If there is one area the Su-30SME and related versions may be down-speced relative to western counterparts it may be avionics connectivity, or the ability to share data gathered by the aircraft’s sensors with other aircraft and weapons systems. As described, the avionics suite of the Su-30SME sounds like an essentially “closed loop” system without mention of datalink capability, a potential force-multiplier. The Su-30SME can carry externally mounted infrared and laser targeting pods for ground target acquisition and terminal precision weapon guidance. The fire control radar can acquire and track 15 targets simultaneously in air-to-air mode while being able to manage four attacks simultaneously. Passive, non-emitting sensors on the Su-30SME include an electro-optical targeting sensor combined with a laser inertial navigation system. There is also a helmet-mounted target designator, and satellite GPS navigation system compatible with the GLONASS and NAVSTAR formats. It is likely, however, that if a datalink system in not already available among the avionics suite for the Su-30SME and related versions, that capability will likely be developed soon.

A Sukhoi Su-30 on display at the MAKS airshow. (Photo: Sukhoi)

Anyway, whatever the version Myanmar will get, the sale of these six Su-30s is significant not only because of the country’s history and role in the region, which is somewhat volatile; more significantly it continues a significant run of sales successes for the Russian aircraft industry.

But while the Russians have seen unit sale growth in their military aircraft exports, their “ticket average” or cost per aircraft unit sale still trails the U.S. Those lower ticket averages per aircraft may be a part of their success. Russia has been able to offer highly capable tactical aircraft to countries that cannot participate in most western defense consortiums for both economic and political reasons. As the air forces of some African and Asian countries have become obsolete and degraded by age the new Russian military empire formed after the collapse of the Soviet Union has moved in to fill the supply vacuum of military aircraft.

However, the dollar volumes (if not unit numbers) worldwide still favor the United States aircraft suppliers. Five of the top six arms producing companies in gross sales as reported in 2006 were US-headquartered companies. All were primarily aerospace. Those companies were Boeing, Lockheed Martin, Northrop Grumman, Raytheon and General Dynamics. That trend has continued after 2010 with the introduction of massive programs like the Lockheed Martin F-35 Lightning II Joint Strike Fighter, often quoted as the most expensive defense project in history.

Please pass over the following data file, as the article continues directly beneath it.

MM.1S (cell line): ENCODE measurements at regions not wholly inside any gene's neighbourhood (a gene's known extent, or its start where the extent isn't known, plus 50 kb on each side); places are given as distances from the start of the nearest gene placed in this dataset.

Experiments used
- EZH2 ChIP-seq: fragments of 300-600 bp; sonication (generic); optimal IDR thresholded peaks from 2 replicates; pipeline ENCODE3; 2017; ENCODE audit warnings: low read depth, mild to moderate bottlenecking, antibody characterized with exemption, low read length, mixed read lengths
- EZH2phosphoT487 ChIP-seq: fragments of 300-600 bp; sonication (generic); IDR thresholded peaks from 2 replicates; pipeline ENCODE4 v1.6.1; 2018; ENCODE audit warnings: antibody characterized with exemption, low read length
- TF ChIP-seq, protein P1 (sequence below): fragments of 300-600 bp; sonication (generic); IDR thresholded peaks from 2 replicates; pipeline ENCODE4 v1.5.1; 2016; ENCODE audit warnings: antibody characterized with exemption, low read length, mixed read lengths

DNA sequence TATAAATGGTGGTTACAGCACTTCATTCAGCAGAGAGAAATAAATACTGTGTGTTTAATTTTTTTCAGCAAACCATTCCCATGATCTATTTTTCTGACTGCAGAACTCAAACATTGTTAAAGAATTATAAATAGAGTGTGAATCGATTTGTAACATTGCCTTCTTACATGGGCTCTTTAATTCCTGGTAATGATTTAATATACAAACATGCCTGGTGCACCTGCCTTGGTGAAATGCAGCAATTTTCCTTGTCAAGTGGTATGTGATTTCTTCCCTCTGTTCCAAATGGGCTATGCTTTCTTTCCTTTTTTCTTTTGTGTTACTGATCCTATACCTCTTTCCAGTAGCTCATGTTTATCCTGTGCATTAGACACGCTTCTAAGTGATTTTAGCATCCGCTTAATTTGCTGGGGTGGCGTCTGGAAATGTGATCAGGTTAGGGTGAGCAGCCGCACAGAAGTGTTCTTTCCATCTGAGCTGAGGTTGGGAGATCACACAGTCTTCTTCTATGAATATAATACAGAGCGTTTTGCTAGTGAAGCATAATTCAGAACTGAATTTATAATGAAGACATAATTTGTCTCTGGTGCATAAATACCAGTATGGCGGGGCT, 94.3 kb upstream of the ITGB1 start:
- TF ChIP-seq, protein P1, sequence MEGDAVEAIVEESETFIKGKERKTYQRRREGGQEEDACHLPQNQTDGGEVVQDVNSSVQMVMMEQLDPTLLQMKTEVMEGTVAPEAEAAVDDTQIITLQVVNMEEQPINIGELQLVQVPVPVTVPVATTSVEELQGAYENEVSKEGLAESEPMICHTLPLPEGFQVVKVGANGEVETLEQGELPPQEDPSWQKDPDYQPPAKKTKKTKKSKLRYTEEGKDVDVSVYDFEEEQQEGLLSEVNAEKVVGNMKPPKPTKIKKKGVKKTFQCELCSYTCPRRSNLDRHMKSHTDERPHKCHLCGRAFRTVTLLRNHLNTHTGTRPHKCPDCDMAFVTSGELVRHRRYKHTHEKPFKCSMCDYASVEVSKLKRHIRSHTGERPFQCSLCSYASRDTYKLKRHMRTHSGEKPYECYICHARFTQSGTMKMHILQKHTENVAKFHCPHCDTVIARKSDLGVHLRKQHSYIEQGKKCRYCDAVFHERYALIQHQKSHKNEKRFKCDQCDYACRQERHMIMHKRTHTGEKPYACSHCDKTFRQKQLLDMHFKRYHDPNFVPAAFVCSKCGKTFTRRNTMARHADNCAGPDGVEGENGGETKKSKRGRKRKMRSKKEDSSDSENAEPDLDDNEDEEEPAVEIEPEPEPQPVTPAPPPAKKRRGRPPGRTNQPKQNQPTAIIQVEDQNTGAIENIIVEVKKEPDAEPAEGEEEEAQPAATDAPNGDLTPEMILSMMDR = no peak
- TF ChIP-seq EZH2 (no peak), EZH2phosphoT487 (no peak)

There was no mention of the date of delivery for the six aircraft to Myanmar or if there would be a potential for follow-on acquisition of more aircraft. An interesting mention in the Myanmar Times on Jan. 23, 2018 said that the aircraft will be, among the others, “suitable for Myanmar’s counter-insurgency operations.” That may hint at some of the aircraft’s tasking in the region, even though the Yak-130 advanced jet trainer/light attack aircraft that Myanmar Air Force already flies (six out of 12 examples have already been delivered) is probably more suitable to undertake that kind of mission.

Top image credit: TASS

Defining Asymmetrical Warfare: Extremists Use Retail Drones to Attack Russian Air Base in Syria

One Aircraft Heavily Damaged in Most Recent in String of Low-Cost Insurgent Drone Attacks.

It is the definition of asymmetrical warfare: a fast-moving, lightly armed insurgency fueled by a radical doctrine uses simple weapons to attack a larger, seemingly more capable occupying force.

Taking inspiration from the doctrines of T.E. Lawrence, Sun Tzu, Che Guevara and Ho Chi Minh, extremists in Syria have increased pressure on Russian forces in the region with another simple, innovative attack that heavily damaged at least one Russian aircraft and likely more. Previous similar attacks in the region around January 4 were reported to have killed 2 Russian servicemen.

Recent photos surfacing on social media attributed to Russian military journalist Roman Saponkov show the tail of what appears to be a Sukhoi Su-24 Fencer attack aircraft damaged by an attack earlier this month.